Mission/HistoryFor over 30 years, School 33 Art Center has been the bridge between contemporary artists and the viewing public. Through our exhibitions, studios for artists, classes for adults and children and special events and workshops, we work to insure a vibrant future for contemporary art and artists in Baltimore. A new eco-friendly outdoor garden fed by a rainwater collection system, and renovated gallery spaces are examples of School 33 Art Center’s commitment to improve inside and out. Our goal is to remain an engaging and relevant community art center, by showcasing and sustaining emerging and established artists, and training budding artists from Baltimore and beyond, well into the future.
School 33 Art Center was established in 1979 as a neighborhood art center for contemporary art in the South Baltimore area of Baltimore City. Formally known as P.S. 33, the architecturally engaging brick and brownstone building built in 1890, was utilized as an elementary school until 1975 when a new facility was built for neighborhood children a few blocks away. The South Baltimore Community Committee requested that Mayor Donald Schaefer revitalize the vacant and vandalized building. Based on the success of Long Island City’s P.S. 1 in New York and the strong national presence of alternative space programs in the late seventies, Mayor Schaefer proposed a similar program for Baltimore, thus creating School 33 Art Center.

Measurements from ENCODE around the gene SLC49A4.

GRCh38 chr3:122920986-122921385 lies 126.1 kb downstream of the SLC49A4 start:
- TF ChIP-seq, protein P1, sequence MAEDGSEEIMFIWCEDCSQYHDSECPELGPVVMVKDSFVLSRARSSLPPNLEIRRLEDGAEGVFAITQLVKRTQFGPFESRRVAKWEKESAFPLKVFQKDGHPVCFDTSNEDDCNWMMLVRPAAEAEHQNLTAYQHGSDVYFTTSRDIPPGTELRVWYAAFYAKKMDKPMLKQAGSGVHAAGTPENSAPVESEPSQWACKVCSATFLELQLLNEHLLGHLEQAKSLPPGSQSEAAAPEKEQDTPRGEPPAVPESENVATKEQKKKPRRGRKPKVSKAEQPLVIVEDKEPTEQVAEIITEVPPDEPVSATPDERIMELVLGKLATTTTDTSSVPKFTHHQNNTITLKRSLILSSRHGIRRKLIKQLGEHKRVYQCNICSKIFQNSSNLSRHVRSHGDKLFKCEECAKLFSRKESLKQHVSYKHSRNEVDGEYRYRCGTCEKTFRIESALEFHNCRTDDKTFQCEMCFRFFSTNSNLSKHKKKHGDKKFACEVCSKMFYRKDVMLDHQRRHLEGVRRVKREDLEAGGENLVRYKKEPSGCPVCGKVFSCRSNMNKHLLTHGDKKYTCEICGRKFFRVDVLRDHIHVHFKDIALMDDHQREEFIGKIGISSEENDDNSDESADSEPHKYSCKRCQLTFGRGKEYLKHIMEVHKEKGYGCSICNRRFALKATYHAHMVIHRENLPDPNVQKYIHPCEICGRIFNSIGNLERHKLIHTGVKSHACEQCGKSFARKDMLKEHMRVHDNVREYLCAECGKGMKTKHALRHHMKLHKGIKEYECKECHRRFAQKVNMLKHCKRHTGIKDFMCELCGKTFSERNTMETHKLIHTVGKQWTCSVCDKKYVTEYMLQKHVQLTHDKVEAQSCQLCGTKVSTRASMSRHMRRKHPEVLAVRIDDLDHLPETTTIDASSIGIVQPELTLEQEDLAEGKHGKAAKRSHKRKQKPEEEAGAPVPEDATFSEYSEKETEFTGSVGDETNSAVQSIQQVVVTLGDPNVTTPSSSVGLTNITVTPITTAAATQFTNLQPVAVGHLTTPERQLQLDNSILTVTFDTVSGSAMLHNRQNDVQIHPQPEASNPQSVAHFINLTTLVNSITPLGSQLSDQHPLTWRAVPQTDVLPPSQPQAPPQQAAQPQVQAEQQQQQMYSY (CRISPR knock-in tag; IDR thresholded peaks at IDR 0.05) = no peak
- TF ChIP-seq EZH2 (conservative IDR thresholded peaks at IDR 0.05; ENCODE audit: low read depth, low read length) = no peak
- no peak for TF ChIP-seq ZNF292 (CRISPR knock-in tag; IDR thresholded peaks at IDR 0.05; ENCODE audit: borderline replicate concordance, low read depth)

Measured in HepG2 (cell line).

As this building represented a significant component of Baltimore’s architectural heritage, its renovation exemplified the City’s belief in the revitalization of unused urban resources. The renovations were made possible with federal funds from the United States Department of Commerce, Economic Development Administration and through the City’s Public Works Improvement Program.
After an extensive two-year restoration to allow for the creation of adequate gallery, studio and classroom space, School 33 opened its doors in July 1979, becoming Baltimore’s original alternative space for contemporary art. Its program offerings included one gallery exhibition space, studio facilities for professional artists, and classrooms for ceramics and printmaking workshops.
In addition its studio program and services for artists, School 33 has expanded its exhibition, educational and special events programming. Highlights over the past 21 years include eighteen annual exhibitions in three gallery spaces; an extensive outreach program to South Baltimore neighborhood city schools; and the creation of the annual Open Studio Tour. These augmented programs were developed as a direct response to needs expressed by the public and art community.